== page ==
For men without a steady job, having more education doesn’t help much in terms of finding a spouse — marriage rates are nearly identical regardless of education. But having a degree makes men much more likely to be employed — and therefore more likely to get married. According to the Current Population Survey, more than 20 percent of men ages 25 to 34 with a high school diploma are out of work, versus 10 percent of young men with a college degree. And when they do have jobs, less-educated men earn less and are more likely to be laid off.

For a long time in this country, we have had schools that discriminate against young men and punish them. There are virtually no male teachers in the classrooms. This has a profound effect on young men, causing them to become disinterested in school, which makes it harder for them to find jobs.

USA Today reports on a relevant study:

For all the differences between the sexes, here’s one that might stir up debate in the teacher’s lounge: Boys learn more from men and girls learn more from women.

That’s the upshot of a provocative study by Thomas Dee, an associate professor of economics at Swarthmore College and visiting scholar at Stanford University. His study was to appear Monday in Education Next, a quarterly journal published by the Hoover Institution.

Vetted and approved by peer reviewers, Dee’s research faces a fight for acceptance. Some leading education advocates dispute his conclusions and the way in which he reached them.

But Dee says his research supports his point, that gender matters when it comes to learning. Specifically, as he describes it, having a teacher of the opposite sex hurts a student’s academic progress.

Everything is connected together. We need a strong economy and well-educated young men in order to make marriage and child-bearing reasonable to men.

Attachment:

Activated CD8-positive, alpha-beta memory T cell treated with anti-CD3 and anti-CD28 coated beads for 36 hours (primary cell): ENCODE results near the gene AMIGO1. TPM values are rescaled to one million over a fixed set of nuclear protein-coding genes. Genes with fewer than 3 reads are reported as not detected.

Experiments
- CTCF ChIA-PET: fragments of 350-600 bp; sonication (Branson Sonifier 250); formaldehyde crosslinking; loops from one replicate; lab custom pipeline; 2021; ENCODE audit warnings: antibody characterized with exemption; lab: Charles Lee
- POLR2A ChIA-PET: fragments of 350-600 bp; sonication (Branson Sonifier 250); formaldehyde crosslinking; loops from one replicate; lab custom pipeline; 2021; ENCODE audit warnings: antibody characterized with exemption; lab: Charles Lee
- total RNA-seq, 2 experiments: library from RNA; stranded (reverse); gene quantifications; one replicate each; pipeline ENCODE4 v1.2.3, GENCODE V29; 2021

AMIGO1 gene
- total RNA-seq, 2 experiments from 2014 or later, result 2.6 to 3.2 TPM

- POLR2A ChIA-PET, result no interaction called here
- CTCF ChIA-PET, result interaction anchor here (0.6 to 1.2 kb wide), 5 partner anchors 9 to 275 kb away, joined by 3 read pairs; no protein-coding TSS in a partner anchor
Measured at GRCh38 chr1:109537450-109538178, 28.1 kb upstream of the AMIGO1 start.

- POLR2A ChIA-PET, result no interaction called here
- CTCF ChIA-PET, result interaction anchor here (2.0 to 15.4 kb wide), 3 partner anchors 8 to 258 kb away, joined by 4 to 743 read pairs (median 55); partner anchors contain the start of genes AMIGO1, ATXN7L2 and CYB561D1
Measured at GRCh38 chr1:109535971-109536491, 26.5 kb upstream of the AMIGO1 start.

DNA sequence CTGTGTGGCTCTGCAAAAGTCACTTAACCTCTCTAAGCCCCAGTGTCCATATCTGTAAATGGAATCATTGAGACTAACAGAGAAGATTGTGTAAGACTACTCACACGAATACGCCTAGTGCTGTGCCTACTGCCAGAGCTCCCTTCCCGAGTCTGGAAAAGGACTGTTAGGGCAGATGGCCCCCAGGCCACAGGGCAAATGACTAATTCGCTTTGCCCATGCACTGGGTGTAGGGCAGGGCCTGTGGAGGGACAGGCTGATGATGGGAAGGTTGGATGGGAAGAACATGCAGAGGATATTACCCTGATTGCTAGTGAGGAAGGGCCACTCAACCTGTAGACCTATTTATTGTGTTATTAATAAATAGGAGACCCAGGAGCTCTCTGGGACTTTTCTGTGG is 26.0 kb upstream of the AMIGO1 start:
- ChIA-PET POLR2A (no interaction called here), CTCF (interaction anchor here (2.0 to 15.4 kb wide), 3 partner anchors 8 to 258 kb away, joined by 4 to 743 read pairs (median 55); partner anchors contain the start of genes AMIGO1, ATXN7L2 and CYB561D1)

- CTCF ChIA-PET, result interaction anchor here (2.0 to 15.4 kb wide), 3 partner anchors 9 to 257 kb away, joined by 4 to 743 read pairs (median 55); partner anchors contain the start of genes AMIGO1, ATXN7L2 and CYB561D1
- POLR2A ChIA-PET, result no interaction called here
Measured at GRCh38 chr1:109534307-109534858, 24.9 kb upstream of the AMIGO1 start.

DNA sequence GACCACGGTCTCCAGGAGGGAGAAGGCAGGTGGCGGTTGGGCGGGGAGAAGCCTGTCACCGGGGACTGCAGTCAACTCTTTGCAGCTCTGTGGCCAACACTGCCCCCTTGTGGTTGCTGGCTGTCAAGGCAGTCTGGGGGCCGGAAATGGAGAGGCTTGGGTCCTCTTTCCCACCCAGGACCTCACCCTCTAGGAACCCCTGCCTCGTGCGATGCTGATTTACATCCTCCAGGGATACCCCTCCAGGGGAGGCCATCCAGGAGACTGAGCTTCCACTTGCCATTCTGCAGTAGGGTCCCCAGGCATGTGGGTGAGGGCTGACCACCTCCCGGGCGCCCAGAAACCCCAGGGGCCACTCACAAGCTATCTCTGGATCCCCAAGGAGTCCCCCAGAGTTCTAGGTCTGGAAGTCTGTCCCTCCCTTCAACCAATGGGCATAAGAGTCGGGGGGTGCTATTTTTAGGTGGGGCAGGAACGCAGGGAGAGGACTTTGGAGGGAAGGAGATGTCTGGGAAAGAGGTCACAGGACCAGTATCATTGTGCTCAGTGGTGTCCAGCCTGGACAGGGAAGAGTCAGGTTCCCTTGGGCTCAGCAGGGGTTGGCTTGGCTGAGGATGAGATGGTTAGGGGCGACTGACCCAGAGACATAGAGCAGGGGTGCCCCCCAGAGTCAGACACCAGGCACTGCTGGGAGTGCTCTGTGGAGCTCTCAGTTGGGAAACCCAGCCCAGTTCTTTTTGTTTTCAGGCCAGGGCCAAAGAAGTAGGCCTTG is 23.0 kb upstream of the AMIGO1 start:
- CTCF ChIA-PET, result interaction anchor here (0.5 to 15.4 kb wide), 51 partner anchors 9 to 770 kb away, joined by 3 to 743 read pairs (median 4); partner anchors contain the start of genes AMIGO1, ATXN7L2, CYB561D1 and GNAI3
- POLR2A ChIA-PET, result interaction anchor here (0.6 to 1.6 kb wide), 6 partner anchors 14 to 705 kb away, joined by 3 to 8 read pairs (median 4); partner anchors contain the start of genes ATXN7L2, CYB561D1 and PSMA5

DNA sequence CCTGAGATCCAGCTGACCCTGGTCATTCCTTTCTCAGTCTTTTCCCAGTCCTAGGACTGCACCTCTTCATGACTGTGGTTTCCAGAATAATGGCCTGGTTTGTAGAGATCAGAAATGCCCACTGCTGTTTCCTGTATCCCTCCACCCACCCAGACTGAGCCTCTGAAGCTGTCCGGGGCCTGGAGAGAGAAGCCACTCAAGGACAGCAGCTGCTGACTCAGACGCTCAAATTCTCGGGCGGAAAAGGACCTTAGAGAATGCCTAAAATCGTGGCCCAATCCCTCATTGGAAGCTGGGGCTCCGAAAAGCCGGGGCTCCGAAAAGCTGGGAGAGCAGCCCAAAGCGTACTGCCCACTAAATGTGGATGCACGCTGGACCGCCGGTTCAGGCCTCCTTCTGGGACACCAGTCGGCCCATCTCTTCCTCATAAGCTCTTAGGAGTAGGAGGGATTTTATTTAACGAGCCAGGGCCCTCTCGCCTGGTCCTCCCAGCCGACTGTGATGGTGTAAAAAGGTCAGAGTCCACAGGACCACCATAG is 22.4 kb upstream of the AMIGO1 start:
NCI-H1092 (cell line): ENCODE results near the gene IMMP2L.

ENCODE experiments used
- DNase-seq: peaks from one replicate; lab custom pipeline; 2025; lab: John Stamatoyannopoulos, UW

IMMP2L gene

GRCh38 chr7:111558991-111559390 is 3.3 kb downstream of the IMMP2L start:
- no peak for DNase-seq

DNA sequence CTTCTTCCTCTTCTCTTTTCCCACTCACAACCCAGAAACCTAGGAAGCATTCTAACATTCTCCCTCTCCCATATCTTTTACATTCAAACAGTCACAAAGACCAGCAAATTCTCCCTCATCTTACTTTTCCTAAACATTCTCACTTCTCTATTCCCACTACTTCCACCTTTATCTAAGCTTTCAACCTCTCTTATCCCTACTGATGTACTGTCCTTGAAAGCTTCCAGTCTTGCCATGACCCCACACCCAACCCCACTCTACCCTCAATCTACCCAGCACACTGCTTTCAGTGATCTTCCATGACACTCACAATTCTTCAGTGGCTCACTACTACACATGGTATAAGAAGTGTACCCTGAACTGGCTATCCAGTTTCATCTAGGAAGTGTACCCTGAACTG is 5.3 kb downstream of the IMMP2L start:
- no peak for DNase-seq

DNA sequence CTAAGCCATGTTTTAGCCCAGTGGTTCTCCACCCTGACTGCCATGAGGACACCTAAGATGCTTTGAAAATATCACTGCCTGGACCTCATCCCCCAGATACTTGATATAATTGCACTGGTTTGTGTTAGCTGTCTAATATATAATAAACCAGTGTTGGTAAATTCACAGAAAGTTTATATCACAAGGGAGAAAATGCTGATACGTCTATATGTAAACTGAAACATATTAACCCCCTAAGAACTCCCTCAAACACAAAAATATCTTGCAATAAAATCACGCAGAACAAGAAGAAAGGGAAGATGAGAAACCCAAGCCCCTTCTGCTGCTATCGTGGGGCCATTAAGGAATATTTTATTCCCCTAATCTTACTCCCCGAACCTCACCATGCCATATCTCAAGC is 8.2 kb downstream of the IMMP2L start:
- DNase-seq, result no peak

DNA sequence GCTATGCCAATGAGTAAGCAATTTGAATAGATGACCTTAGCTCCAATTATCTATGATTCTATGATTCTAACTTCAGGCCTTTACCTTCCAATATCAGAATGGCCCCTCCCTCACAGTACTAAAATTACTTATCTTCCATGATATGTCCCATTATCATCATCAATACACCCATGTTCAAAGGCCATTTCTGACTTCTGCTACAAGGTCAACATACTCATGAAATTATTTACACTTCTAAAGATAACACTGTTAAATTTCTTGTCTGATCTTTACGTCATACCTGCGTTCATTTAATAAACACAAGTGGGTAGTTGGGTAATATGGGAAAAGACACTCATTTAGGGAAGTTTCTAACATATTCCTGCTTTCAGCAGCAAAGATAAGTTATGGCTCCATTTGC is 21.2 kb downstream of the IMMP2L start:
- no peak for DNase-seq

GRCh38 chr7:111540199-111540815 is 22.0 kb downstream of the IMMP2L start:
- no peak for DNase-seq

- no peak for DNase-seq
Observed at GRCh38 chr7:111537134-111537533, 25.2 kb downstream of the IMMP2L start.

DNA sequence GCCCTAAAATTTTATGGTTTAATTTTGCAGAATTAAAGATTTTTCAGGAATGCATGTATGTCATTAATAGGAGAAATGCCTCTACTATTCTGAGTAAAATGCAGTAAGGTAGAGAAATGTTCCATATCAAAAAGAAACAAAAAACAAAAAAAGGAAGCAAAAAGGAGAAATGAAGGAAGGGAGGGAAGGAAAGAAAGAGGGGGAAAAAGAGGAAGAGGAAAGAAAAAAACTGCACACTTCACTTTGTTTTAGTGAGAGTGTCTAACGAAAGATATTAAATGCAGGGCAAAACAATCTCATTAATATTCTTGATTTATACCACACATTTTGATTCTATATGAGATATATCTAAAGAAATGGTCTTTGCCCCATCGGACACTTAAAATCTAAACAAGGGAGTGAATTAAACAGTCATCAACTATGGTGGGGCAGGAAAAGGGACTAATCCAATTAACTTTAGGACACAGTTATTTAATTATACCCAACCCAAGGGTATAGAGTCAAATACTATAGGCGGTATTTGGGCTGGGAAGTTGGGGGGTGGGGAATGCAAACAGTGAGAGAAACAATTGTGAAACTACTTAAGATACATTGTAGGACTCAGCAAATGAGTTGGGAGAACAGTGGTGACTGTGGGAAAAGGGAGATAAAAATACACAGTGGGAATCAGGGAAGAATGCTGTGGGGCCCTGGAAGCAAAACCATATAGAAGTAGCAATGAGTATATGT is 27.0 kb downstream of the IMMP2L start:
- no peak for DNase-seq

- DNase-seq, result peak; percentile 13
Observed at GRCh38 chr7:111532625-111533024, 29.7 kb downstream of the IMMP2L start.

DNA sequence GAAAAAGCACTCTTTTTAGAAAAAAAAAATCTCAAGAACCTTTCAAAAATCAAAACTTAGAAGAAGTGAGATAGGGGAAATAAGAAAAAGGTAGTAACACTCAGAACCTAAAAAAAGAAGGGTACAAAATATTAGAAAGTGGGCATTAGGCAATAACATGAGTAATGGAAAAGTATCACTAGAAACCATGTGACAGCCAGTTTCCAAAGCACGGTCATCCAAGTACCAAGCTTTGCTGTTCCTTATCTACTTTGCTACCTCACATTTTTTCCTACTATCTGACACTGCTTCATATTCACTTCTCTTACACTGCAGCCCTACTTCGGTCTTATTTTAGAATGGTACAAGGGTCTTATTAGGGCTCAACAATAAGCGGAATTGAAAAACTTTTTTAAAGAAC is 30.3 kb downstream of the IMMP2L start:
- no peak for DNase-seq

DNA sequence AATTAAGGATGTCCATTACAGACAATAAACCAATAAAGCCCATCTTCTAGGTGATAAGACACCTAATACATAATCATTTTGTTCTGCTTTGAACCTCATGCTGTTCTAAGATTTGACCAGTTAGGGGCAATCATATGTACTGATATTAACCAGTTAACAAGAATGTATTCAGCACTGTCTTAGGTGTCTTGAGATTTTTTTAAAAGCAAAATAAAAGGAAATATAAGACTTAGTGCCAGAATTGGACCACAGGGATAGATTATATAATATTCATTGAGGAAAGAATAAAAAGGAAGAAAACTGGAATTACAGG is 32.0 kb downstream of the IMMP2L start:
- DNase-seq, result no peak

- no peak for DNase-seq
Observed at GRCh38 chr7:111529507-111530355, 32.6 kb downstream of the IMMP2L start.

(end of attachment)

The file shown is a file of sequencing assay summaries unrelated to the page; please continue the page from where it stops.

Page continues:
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Ohio late-term abortion clinic closed for failure to comply with regulations

I'm Scheming Unborn Baby, and I approve this decision

I’m Scheming Unborn Baby, and I approve this decision

From Life News.

Excerpt:

An Ohio judge issued a ruling today ordering a late-term abortion practitioner to close his abortion facility.

Previously, Ohio passed a law requiring that all ambulatory surgical centers must be licensed by the state and, in 1999, it came to the attention of the Ohio Health Department that abortion clinics were not in compliance with the law, having never applied for licensing. The OHD began the process of insuring that all abortion clinics came into compliance.

Haskell (pictured below right), a nationally-known late-term abortionist who helped develop the now outlawed Partial-Birth Abortion procedure, has fought with the state for years and he sued the Ohio Department of Health this month for ordering his Sharonville abortion facility to close because it does not meet the minimum medical safety standards in Ohio law.

[…]Officials with Ohio Right to Life also applauded the decision.

“Shutting down Haskell’s facility is a long-sought victory for the pro-life movement,” said Stephanie Ranade Krider, executive director of Ohio Right to Life. “As the self-proclaimed ‘poster child’ of partial birth abortion, Martin Haskell has endangered southwest Ohio children for the last 30 years. We are hopeful that this will be the final order that puts Haskell out of business in Sharonville.”